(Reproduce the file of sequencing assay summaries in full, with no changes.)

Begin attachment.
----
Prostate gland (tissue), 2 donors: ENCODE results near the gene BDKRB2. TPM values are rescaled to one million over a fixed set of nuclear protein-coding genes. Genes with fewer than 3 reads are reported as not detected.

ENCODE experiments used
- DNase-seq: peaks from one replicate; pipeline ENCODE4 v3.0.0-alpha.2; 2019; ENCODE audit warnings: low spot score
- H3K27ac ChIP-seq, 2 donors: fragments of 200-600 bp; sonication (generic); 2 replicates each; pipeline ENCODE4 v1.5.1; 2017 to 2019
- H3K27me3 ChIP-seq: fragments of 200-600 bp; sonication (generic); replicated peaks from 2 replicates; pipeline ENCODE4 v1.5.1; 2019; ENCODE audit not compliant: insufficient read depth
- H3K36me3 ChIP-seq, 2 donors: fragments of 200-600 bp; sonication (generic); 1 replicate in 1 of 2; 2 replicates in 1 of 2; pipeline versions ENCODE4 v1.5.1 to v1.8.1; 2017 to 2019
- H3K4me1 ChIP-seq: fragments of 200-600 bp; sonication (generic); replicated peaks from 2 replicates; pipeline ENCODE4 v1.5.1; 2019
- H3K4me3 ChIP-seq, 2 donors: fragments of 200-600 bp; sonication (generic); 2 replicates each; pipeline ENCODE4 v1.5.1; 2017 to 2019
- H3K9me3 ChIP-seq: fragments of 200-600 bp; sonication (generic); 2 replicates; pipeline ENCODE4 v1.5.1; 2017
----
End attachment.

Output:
Prostate gland (tissue), 2 donors: ENCODE results near the gene BDKRB2. TPM values are rescaled to one million over a fixed set of nuclear protein-coding genes. Genes with fewer than 3 reads are reported as not detected.

ENCODE experiments used
- DNase-seq: peaks from one replicate; pipeline ENCODE4 v3.0.0-alpha.2; 2019; ENCODE audit warnings: low spot score
- H3K27ac ChIP-seq, 2 donors: fragments of 200-600 bp; sonication (generic); 2 replicates each; pipeline ENCODE4 v1.5.1; 2017 to 2019
- H3K27me3 ChIP-seq: fragments of 200-600 bp; sonication (generic); replicated peaks from 2 replicates; pipeline ENCODE4 v1.5.1; 2019; ENCODE audit not compliant: insufficient read depth
- H3K36me3 ChIP-seq, 2 donors: fragments of 200-600 bp; sonication (generic); 1 replicate in 1 of 2; 2 replicates in 1 of 2; pipeline versions ENCODE4 v1.5.1 to v1.8.1; 2017 to 2019
- H3K4me1 ChIP-seq: fragments of 200-600 bp; sonication (generic); replicated peaks from 2 replicates; pipeline ENCODE4 v1.5.1; 2019
- H3K4me3 ChIP-seq, 2 donors: fragments of 200-600 bp; sonication (generic); 2 replicates each; pipeline ENCODE4 v1.5.1; 2017 to 2019
- H3K9me3 ChIP-seq: fragments of 200-600 bp; sonication (generic); 2 replicates; pipeline ENCODE4 v1.5.1; 2017